Health and Medicine

Pasta: Our New Health Food?

pasta healthy

Contrary to popular beliefs, pasta consumption does not contribute to obesity but rather is associated with a decrease in body mass index, says new research from I.R.C.C.S. Neuromed in Pozzilli, Italy.

In recent years pasta has gained a bad reputation: it’s fattening. Dieters have been limiting pasta consumption for years, often as part of combative “do it yourself” diets. A new study defends this integral element of the Mediterranean diet, showing that pasta consumption is actually associated with a reduced likelihood of both general and abdominal obesity.

The research, published in the journal Nutrition and Diabetes, examined over 23,000 people recruited in two large epidemiological studies. George Pounis, the first author of the paper, explained that by analyzing anthropometric data about the study participants and their eating habits researchers learned that pasta consumption is not associated with an increase in body weight, but rather the opposite. Study findings showed that enjoying pasta according to individuals’ needs contributed to a healthy body mass index, lower waist circumference and better waist-hip ratio.

Many studies have already demonstrated how the Mediterranean Diet is one of the most healthy nutritional regimes, especially when it comes to weight control. Very little was known about the specific role of pasta in the diet, however. This data from the Neuromed study now fills this gap.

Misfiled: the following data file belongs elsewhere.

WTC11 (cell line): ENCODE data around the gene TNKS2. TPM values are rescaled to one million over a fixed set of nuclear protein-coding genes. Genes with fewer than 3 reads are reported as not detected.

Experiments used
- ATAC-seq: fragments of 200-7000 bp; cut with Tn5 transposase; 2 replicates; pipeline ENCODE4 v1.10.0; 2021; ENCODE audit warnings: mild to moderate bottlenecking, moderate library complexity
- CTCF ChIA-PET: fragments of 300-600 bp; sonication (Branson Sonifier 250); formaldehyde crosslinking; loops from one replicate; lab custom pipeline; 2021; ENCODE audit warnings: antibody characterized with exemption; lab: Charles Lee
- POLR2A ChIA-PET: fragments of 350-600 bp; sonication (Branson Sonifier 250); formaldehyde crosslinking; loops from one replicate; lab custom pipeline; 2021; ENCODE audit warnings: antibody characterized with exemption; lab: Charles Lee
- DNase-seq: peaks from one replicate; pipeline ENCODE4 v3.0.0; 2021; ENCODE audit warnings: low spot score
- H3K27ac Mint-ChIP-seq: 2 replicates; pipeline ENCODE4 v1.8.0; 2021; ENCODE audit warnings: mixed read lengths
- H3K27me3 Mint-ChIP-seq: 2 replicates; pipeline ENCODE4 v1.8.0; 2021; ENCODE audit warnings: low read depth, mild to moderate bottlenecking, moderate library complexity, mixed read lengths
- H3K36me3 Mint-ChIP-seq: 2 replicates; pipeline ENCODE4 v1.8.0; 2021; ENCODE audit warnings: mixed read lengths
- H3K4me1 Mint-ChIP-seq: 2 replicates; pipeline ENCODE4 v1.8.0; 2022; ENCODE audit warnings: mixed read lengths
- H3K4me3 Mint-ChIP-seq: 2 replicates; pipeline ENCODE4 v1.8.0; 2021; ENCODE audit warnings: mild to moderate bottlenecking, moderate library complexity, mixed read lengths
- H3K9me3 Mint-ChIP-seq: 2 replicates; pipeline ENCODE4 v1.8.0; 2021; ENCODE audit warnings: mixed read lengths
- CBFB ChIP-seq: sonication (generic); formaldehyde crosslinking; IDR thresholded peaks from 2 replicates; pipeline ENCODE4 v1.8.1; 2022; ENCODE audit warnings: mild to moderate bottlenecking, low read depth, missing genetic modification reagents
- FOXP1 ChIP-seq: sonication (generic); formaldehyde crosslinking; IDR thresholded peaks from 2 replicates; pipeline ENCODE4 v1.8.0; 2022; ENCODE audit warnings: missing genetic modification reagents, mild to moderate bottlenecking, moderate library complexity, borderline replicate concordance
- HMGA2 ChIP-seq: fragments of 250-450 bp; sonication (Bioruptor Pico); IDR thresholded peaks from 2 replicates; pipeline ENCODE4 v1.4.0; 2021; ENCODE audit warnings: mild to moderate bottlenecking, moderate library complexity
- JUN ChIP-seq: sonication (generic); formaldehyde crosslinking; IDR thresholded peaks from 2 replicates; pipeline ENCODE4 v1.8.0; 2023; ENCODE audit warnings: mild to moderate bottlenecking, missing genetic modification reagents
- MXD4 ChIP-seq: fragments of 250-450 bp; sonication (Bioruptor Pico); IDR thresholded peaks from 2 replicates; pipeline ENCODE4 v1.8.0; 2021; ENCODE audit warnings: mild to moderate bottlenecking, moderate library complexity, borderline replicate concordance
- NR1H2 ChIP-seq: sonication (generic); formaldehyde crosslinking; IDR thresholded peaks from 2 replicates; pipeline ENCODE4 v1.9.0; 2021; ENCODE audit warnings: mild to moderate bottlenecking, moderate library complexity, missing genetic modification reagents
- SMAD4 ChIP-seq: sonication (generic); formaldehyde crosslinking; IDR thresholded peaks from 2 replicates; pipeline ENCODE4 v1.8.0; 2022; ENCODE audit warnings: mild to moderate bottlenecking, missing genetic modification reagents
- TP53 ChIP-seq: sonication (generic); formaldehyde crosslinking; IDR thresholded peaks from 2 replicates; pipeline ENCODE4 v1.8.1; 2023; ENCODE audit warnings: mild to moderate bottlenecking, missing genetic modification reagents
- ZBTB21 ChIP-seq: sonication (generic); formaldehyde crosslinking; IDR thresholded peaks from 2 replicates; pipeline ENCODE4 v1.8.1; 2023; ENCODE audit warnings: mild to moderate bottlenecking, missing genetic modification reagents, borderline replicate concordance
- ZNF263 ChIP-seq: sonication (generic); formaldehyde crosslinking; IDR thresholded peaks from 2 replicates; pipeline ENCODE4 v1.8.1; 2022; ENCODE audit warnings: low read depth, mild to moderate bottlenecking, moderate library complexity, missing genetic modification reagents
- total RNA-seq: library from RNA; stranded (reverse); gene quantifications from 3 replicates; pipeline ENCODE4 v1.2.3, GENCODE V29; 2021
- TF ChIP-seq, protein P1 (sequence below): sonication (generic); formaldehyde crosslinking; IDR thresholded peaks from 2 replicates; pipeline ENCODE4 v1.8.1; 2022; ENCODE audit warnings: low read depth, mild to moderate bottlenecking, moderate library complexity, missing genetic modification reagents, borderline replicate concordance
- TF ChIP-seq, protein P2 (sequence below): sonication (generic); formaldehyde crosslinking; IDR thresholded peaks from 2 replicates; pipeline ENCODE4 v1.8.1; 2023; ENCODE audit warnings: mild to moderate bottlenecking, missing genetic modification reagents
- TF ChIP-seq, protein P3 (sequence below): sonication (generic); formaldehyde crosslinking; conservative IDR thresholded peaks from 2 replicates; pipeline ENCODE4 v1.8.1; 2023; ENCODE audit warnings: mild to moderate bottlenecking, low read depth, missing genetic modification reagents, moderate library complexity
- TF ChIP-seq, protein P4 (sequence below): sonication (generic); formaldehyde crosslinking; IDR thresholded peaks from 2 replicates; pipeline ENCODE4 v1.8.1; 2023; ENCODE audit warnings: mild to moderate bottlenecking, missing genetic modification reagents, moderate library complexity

According to Licia Iacoviello, Head of the Laboratory of Molecular and Nutritional Epidemiology at Neuromed Institute, pasta is not usually considered adequate when people want to lose weight, and some people even completely ban it from their meals. In light of the study findings, however, she says that it’s clear that this is not the correct attitude. Pasta is a fundamental component of Italian Mediterranean tradition, and there is no reason to go without it.

This study, as well as other scientific analyses conducted in the context of the Moli-sani Project and INHES, shows that a Mediterranean diet, consumed in moderation while respecting the variety of all its elements–including pasta–is good for your health.